- Sato F, Hata Y, Otsuka H, et al. Isolated Nodular Thymic Amyloidosis Associated With Diplopia. Ann Thorac Surg 2014;98:1470-2. [Crossref] [PubMed]
- Ha SY, Lee JJ, Park HJ, et al. Localized Primary Amyloidosis Presenting as a Mediastinal Mass: A Case Report. Korean J Pathol 2011;45:S41-4. [Crossref]
- Takamori S, Yano H, Hayashi A, et al. Amyloid Tumor in the Anterior Mediastinum: Report of a Case. Surg Today 2004;34:518-20. [Crossref] [PubMed]
- Müller NL, Silva CIS. Imaging of the chest. Philadeiphia: Saunders Elsevier, 2009.
- Mekinian A, Jaccard A, Soussan M, et al. 18F-FDG PET/CT in Patients With Amyloid Light-Chain Amyloidosis: Case-Series and Literature Review. Amyloid 2012;19:94-8. [Crossref] [PubMed]
- Isaacson PG, Chan JK, Tang C, et al. Low-grade B-cell lymphoma of mucosa-associated lymphoid tissue arising in the thymus. A thymic lymphoma mimicking myoepithelial sialadenitis. Am J Surg Pathol 1990;14:342-51. [Crossref] [PubMed]
- Shimizu K, Yoshida J, Kakegawa S, et al. Primary Thymic Mucosa-Associated Lymphoid Tissue Lymphoma Diagnostic Tips. J Thorac Oncol 2010;5:117-21. [Crossref] [PubMed]
- Inagaki H, Harris NL, Chan JKC, et al. Extranodal marginal zone lymphoma of mucosa-associated lymphoid tissue (MALT lymphoma). In: Travis WD, Brambilla E, Burke AP, et al. editors. WHO Classification of Tumors of the Lung, Pleura, Thymus and Heart. 4th ed. Lyon: International Agency for Research on Cancer (IARC), 2015:270-1.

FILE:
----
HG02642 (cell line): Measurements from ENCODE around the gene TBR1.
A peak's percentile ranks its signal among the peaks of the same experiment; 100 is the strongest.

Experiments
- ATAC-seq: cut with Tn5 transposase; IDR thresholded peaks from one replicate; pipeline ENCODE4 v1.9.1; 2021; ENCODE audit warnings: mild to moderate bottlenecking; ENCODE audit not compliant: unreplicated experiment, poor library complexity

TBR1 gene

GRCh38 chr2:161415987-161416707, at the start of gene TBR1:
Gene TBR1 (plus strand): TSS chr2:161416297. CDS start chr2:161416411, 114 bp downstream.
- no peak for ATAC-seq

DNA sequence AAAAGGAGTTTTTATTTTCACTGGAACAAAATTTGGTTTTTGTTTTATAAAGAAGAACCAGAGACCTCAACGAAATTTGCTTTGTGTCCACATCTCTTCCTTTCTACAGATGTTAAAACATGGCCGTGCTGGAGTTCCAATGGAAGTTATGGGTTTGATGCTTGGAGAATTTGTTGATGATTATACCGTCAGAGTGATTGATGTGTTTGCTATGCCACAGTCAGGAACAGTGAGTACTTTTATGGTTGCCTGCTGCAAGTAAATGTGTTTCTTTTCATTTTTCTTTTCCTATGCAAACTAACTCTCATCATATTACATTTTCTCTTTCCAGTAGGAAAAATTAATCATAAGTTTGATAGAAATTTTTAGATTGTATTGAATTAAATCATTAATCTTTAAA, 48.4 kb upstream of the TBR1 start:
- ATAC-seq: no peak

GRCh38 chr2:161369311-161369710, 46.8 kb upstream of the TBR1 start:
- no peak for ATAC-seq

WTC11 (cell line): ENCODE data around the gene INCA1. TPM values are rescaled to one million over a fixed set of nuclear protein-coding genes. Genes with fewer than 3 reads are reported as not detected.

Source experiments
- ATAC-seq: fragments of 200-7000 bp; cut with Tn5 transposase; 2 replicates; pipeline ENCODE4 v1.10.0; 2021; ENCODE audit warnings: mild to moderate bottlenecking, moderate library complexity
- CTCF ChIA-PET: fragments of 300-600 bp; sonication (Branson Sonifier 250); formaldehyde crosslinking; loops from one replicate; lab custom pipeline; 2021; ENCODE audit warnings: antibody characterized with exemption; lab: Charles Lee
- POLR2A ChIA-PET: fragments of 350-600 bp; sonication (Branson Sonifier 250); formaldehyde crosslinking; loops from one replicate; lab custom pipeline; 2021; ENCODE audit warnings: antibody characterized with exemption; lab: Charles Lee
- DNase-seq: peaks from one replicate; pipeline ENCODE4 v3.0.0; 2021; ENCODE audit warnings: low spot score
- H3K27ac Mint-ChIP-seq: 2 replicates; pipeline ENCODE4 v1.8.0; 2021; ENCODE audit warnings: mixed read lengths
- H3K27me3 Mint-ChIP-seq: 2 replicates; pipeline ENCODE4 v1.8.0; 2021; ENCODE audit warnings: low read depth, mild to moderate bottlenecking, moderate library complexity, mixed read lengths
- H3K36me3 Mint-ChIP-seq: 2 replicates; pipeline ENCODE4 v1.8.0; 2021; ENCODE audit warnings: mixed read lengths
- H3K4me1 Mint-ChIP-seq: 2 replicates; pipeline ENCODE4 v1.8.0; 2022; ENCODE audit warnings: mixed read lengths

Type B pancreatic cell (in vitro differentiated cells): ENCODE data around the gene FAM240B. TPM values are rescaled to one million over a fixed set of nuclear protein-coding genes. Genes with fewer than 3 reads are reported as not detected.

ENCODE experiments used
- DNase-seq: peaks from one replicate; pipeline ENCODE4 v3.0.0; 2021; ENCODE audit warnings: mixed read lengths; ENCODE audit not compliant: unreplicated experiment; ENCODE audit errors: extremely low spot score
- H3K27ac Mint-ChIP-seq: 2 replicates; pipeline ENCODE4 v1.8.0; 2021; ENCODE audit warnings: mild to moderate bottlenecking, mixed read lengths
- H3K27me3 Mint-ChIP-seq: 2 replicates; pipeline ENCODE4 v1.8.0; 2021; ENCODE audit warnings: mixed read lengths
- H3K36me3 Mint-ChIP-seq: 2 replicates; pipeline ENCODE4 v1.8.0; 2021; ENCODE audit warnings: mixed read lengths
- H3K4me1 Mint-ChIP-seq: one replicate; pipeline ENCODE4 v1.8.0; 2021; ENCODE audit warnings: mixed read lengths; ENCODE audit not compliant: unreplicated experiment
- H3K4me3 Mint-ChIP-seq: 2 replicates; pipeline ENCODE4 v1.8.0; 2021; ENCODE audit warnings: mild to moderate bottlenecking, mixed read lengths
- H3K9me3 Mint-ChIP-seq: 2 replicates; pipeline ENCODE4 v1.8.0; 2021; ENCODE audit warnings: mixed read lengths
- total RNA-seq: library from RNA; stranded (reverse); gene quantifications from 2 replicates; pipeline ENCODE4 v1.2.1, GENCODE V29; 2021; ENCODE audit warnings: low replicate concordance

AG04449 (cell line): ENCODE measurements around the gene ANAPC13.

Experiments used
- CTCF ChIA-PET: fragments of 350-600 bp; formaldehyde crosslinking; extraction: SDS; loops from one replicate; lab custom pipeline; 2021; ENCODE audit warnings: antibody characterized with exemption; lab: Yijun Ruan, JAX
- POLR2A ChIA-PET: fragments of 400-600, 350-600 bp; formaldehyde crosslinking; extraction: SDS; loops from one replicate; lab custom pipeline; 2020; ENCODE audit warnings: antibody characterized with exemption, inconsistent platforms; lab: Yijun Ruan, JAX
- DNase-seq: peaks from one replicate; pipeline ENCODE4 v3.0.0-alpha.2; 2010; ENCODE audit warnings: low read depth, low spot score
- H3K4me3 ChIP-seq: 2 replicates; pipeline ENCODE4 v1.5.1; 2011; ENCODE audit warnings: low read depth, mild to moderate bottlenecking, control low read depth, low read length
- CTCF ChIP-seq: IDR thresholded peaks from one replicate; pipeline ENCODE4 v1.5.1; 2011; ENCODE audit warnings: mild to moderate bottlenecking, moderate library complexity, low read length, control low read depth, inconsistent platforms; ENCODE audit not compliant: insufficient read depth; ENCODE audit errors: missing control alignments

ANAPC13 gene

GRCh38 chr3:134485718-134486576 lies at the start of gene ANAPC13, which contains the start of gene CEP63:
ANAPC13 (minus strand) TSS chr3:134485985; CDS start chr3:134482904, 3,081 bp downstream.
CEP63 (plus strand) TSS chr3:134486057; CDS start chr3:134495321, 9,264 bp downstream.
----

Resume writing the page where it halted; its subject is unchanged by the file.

- Inagaki H, Chan JK, Ng JW, et al. Primary thymic extranodal marginal-zone B-cell lymphoma of mucosa-associated lymphoid tissue type exhibits distinctive clinicopathological and molecular features. Am J Pathol 2002;160:1435-43. [Crossref] [PubMed]
- Qi S, Huang MY, Yang Y, et al. Uptake of [18F]fluorodeoxyglucose in initial positron-emission tomography predicts survival in MALT lymphoma. Blood Adv 2018;2:649-55. [Crossref] [PubMed]
- Ströbel P, Marino M, Feuchtenberger M, et al. Micronodular Thymoma: An Epithelial Tumour With Abnormal Chemokine Expression Setting the Stage for Lymphoma Development. J Pathol 2005;207:72-82. [Crossref] [PubMed]
- Troch M, Streubel B, Petkov V, et al. Dose MALT Lymphoma of Lung Requier Immediate Treatment? An Analysis of 11 Untreated Cases with Long-term Follow-up. Anticancer Res 2007;27:3633-7. [PubMed]
- Corrin B, Andrew GN. Pathology of the Lungs. 3rd ed. Lodon: Elsevier, 2011.
- Lim JK, Lacy MQ, Kurtin PJ, et al. Pulmonary marginal zone lymphoma of MALT type as a cause of localized pulmonary amyloidosis. J Clin Pathol 2001;54:642-6. [Crossref] [PubMed]
- Tschang TP. Nodular Malignant Lymphoma and Amyloidosis. A Case Report. Cancer 1976;38:2192-6. [Crossref] [PubMed]
Cite this article as: Arai H, Tajiri M, Kikunishi N, Nakamura S, Inafuku K, Ishikawa Y, Ikeda S, Sekine A, Okudela K, Iwasawa T, Masuda M. A spectrum of Thymic mucosa-associated lymphoid tissue lymphoma and Thymic amyloidosis in the patient with Auto immune disease: a case series. Mediastinum 2021;5:12.